A 15-Year-Old Is Behind Bars After Posting These Eminem Lyrics

A high school student was arrested Monday night after school administrators flagged an Instagram post he wrote which contained Eminem lyrics and a reference to a school shooting.

According to The Fresno Bee, the 15-year-old was arrested on a felony charge of making terrorist threats, as well as for disrupting school activity.

The controversy started when the student wrote an Instagram post that included lyrics from Eminem’s 2000 track “I’m Back.”

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The Em lyrics in question reference the 1999 Columbine High School shooting.

“I take seven [kids] from [Columbine], stand ’em all in line/ Add an AK-47, a revolver, a nine/ A MAC-11 and it oughta solve the problem of mine/ And that’s a whole school of bullies shot up all at one time/ ’Cause (I’m) Shady, they call me as crazy/ As the world was over this whole Y2K thing”

The student wrote the lyrics almost verbatim, but did tweak one small portion towards the end, writing, “I’m just like Shady,” rather than “I’m Shady.”

“I take seven kids from Columbine, stand ’em all in a line, add an AK-47, a revolver, a nine, a MAC-11 and it oughtta solve the problem of mine. And that’s a whole school of bullies shot up all at one time. I’m just like Shady and just as crazy as the world was over this whole Y2K thing.”

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In a press conference on Tuesday, Fresno Police Chief Jerry Dyer initially attributed the first half of the post to Em, and said that the student had written the second half. He later retracted that statement.

The cause for concern was reportedly deeper than the posted lyrics, though. According to the Bee, another student commented on the post.

“Bring me with man,” the student reportedly wrote. “I got some stuff [to] settle.”

From there, the 15-year-old reportedly responded: “Ill text you when…I got a couple idiots’ blocks I could knock off.”

According to Dyer, when authorities searched the student’s home, they found a replica AK-47 Airsoft rifle, a handgun, a .357 Magnum revolver, a 12-gauge shotgun, ammunition and a bulletproof vest. The weapons were not registered, and both the student and his father denied knowledge of their existence in the home.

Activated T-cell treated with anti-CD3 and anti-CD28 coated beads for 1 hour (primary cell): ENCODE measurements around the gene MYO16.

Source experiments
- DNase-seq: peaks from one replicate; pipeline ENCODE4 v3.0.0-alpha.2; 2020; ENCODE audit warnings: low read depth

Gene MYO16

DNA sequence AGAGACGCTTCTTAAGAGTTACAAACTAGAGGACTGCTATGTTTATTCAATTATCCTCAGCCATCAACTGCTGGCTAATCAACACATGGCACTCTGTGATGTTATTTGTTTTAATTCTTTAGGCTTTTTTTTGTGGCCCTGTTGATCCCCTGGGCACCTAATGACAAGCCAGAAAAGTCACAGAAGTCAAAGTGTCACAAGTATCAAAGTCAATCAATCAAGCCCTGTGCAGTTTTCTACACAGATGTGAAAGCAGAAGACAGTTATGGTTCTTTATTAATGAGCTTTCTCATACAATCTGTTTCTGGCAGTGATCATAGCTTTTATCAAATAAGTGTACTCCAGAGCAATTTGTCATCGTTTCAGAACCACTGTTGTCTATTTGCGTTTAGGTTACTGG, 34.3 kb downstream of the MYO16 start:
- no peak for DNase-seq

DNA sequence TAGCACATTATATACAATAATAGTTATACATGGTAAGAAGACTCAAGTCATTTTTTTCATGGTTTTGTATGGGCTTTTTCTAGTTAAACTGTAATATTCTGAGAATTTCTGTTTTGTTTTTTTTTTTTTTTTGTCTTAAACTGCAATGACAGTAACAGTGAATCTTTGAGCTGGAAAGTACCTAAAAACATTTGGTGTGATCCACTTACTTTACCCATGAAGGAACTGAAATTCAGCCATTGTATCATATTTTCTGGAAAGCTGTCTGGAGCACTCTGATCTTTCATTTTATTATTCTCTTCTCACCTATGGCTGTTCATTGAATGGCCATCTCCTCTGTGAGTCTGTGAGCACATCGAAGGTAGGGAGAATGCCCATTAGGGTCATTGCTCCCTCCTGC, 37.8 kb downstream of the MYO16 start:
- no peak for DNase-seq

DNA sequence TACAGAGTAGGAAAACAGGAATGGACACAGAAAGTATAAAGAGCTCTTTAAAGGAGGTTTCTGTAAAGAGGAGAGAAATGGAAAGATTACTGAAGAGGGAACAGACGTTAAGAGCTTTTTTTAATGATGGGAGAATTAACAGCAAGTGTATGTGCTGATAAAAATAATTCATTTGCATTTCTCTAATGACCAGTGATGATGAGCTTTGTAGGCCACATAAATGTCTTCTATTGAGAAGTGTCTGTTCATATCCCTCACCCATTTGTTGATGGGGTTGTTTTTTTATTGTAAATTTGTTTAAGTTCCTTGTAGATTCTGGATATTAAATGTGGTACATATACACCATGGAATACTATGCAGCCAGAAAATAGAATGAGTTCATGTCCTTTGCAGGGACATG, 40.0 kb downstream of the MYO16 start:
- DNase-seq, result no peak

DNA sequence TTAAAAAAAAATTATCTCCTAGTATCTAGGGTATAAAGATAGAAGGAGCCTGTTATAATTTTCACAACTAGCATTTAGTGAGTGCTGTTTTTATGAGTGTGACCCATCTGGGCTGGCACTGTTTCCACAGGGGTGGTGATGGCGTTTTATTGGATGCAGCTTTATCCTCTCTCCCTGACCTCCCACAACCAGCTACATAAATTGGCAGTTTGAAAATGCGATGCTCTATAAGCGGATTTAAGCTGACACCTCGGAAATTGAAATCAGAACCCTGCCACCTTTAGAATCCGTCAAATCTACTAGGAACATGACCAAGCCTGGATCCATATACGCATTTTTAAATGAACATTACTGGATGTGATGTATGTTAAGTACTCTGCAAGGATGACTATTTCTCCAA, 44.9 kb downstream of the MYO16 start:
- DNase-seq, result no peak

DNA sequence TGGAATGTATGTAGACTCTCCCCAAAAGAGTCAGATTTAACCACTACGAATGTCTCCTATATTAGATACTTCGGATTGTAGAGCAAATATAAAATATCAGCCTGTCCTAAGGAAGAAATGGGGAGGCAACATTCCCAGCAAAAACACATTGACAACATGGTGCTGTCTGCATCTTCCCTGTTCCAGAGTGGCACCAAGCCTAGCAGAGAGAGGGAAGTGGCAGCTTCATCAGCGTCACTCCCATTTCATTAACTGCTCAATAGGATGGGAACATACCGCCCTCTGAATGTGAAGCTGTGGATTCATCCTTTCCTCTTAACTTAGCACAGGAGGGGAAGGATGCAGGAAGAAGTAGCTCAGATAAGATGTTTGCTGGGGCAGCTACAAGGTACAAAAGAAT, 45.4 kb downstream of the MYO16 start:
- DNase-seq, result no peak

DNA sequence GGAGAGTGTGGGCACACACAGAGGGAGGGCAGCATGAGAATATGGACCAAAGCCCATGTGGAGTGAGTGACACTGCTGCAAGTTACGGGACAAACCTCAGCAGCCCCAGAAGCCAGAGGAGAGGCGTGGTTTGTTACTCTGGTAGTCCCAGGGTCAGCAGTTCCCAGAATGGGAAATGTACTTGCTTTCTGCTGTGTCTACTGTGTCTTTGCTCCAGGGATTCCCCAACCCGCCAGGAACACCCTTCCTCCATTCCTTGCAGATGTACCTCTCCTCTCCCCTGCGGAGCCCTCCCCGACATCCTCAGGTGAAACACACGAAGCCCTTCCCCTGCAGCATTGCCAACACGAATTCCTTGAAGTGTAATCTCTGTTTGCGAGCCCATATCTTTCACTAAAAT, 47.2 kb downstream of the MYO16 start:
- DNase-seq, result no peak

His attorney, Linden Lindahl, said the teen didn’t post the Instagram message. In addition, he disputed police’s characterization of his client, saying that he was not depressed nor had he been bullied in school. “His family describes him as a quiet kid with a circle of six to seven friends,” Lindahl said.
Investigators, on the other hand, pointed to the death of the student’s mother a year ago as a cause for distress, and said he recently broke up with his girlfriend, quit the football team and was not doing well in school.

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“These are really all of the things we look for in individuals that historically have been involved in incidents like Columbine,” Dyer said. “So we’re very fortunate that this was brought to our attention. We have every reason to believe that he was reaching out for help…The weapons were present. The ammunition was present. Perhaps even the mindset was present to carry out those threats.”

This isn’t the first time Em’s lyrics have been brought into a legal battle.

Late last year, the Supreme Court heard a case in which a man who had been arrested for making threats on Facebook claimed that his words were song lyrics, similar to Eminem’s. Unlike the student in this case, that man, Anthony Elonis, didn’t directly quote Slim Shady; instead, he claimed that he was influenced by the rap great.

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In fact, his lawyers even referenced the exact same lyrics from “I’m Back” in their petition to the court, attempting to draw a comparison to what Elonis had written and what Em had. It was the first time the country’s highest court heard a case about “true threats” on social media, and they eventually ruled in his favor and reversed the conviction.

With social media now such an important part of our lives and the way people express themselves, this likely won’t be the last time there’s an issue like this, with lyrics at the center.

Both San Joaquin Memorial High, where the student is currently enrolled, and St. Anthony’s Catholic School, his former school, were closed on Tuesday but expected to reopen Wednesday.

According to ABC, the teen is currently in juvenile detention.

Source: MTV


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